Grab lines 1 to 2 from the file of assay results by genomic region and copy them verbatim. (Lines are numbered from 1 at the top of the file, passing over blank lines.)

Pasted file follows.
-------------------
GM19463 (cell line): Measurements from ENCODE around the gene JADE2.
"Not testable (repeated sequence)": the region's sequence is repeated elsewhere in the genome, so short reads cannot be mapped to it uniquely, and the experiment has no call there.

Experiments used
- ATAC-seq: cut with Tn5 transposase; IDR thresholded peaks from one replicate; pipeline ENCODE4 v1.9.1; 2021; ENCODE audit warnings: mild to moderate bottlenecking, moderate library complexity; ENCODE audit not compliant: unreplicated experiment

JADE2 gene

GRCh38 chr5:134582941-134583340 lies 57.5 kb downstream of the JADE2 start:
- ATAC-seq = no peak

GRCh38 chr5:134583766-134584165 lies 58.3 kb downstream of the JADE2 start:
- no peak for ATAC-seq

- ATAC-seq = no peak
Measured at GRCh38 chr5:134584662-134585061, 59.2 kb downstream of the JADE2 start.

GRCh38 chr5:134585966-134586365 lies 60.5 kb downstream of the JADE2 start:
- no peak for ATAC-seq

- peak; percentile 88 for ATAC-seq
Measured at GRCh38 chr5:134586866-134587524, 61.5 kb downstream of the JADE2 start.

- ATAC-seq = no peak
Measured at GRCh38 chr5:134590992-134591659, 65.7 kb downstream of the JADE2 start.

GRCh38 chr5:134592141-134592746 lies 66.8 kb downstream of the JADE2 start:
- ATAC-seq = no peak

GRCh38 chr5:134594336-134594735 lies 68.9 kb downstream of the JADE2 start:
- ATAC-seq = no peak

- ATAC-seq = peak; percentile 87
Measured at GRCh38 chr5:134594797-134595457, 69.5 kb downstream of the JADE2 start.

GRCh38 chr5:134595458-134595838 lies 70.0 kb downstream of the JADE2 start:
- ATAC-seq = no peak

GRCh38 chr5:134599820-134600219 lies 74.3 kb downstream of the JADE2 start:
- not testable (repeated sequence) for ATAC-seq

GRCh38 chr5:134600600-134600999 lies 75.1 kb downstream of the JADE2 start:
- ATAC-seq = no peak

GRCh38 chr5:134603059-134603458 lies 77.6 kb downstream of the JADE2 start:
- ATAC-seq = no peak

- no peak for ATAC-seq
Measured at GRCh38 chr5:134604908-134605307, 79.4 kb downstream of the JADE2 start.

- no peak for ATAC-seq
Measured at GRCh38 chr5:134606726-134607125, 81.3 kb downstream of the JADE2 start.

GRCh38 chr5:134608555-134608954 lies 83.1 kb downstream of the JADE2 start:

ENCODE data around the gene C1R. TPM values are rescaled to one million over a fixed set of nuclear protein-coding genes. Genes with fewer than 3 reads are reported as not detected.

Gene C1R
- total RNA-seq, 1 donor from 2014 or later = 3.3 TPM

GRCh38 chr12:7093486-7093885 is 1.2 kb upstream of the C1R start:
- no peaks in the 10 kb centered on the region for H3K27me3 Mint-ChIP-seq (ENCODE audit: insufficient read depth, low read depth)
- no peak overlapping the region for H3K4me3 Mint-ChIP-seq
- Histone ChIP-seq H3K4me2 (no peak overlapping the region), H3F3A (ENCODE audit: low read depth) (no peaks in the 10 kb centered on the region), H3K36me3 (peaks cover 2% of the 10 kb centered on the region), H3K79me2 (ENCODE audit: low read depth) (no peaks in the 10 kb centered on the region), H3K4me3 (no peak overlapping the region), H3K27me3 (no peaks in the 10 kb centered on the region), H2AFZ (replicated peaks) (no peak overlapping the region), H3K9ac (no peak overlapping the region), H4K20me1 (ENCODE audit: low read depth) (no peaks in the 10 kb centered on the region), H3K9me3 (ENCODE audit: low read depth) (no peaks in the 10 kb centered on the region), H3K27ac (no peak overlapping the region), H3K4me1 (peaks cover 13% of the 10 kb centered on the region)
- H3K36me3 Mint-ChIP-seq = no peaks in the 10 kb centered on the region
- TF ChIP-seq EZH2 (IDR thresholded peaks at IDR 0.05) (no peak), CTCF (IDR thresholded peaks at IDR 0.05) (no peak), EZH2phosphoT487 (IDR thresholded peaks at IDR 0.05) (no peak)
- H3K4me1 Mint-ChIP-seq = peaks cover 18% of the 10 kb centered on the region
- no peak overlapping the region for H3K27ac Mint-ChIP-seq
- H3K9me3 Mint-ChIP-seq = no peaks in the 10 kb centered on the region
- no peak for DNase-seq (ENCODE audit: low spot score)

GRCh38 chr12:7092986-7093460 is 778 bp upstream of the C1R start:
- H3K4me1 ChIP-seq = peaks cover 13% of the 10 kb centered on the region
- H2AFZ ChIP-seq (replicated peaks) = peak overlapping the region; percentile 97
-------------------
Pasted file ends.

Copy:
GM19463 (cell line): Measurements from ENCODE around the gene JADE2.
"Not testable (repeated sequence)": the region's sequence is repeated elsewhere in the genome, so short reads cannot be mapped to it uniquely, and the experiment has no call there.